Off The Chain

by Josh Hermsmeyer

Husband and father. Creator of Tastevin. Former winemaker. Stats nerd.

Read this first

Why Expected Points and EPA are kind of broken

tl;dr EPA is difficult to calculate, hard to explain, is inherently noisy, and isn’t more stable than metrics like fantasy points that are far easier to understand and calculate.


 Why EPA should be awesome

When it was introduced by Brian Burke by way of Virgil Green, EPA (Expected Points Added) promised to be a breakthrough in NFL player evaluation. EPA accounts for down, distance remaining to gain a first down, and field position. It also accounts for garbage time. Therefore we might expect EPA to better measure true skill in NFL players. This is exciting. Metrics with this type of potential are pretty rare.

 How to calculate EPA (it’s hard)

EPA is calculated by taking the expected point value of every down, distance and field position (“game state”) combination before a play is run, and subtracting it from the expected point value of the new game state after a play is run

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Tracking My Predictions

There is very little incentive to track your own predictions in Fantasy Football. It’s entertainment first and foremost, and looking back and seeing that you were wrong is the opposite of fun. Moreover, there is no real downside to being wrong - most people don’t care enough to track an analyst’s failures and then hold it against them. And analysts seldom hold other analysts accountable since that would mean opening themselves up to the same scrutiny.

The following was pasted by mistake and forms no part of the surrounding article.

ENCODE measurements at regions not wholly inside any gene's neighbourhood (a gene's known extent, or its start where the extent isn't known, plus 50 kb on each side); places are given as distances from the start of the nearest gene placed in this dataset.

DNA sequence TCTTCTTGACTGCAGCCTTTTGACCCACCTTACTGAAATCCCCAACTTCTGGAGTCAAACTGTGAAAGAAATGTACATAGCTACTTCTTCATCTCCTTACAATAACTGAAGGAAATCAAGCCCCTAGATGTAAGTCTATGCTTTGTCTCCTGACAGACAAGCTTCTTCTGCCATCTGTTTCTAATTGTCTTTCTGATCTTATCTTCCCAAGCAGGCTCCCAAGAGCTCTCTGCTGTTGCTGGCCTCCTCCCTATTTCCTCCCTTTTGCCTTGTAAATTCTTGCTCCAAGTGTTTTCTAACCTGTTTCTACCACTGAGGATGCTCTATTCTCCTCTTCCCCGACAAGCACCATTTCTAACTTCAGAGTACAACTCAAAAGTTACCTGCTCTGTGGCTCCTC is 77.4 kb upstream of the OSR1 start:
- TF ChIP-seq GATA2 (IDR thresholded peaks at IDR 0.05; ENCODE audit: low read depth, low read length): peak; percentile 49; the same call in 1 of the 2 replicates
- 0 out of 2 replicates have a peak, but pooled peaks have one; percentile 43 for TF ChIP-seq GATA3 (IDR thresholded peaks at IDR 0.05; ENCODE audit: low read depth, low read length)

Still, you can’t measure what you don’t track, and what you don’t measure you can’t improve. So here are my 2016 FF predictions. Note that BUY simply means I see a >= 75% chance that a player will outperform his ADP, and a SELL means I see a >= 75% chance that a player will underperform his ADP.

  • Matt Jones is a BUY at RB 21. - Rotoviz, published 5/20/16
  • Rashad Jennings is a BUY at RB 42 - Rotoviz, published 5/31/16
  • Kamar Aiken is a

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Projecting Running Backs using Age Adjusted Correlation Curves and Historical Comps

 tl;dr Fantasy players who draft based on efficiency will be consistent league losers. A player’s per game production in year Y correlates to Y+1 production to varying degrees depending on the player’s age. During a player’s prime years, which are longer than many might expect, the correlation is exceptionally strong. Combining these production coefficients with historical comps can provide for better pre-season projections for NFL Running Backs.


There are a couple universal truths in fantasy football, and they are directly related.

The first is that if you can accurately project volume (and its sexy and mysterious friend opportunity), you will probably win your league. Nothing correlates to fantasy points like volume of touches.

The second is that efficiency metrics are complete garbage when the goal is to try and predict what will happen in the future. Yards per carry (YPC) is

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Introducing SPORK

tl;dr Here are the coefficients to calculate SPORK, a close approximation of pSPARQ (r2 .959), which itself is an approximation of SPARQ.

It’s turtles all the way down.

(Intercept) 181.924227
HT           -4.592111
WT            0.361056
X40         -15.159259
X10         -45.532307
Shuttle     -18.731278
X3Cone       -5.985102
Bench         0.252199
Vert          1.327290
Broad         9.557272

Here is a link to a Google doc applying the formula.

Sports analytics nerds are a funny lot. We obsess over things like mean squared errors and trying find year over year correlations for the beard growth on Julian Edleman. Our curiosity drives us to do strange things in the pursuit of knowledge.

It has always been this way. Hackers with the same drive reverse engineered arcade machines and built emulators so they could play Dig Dug on their home computer. Then they posted the source

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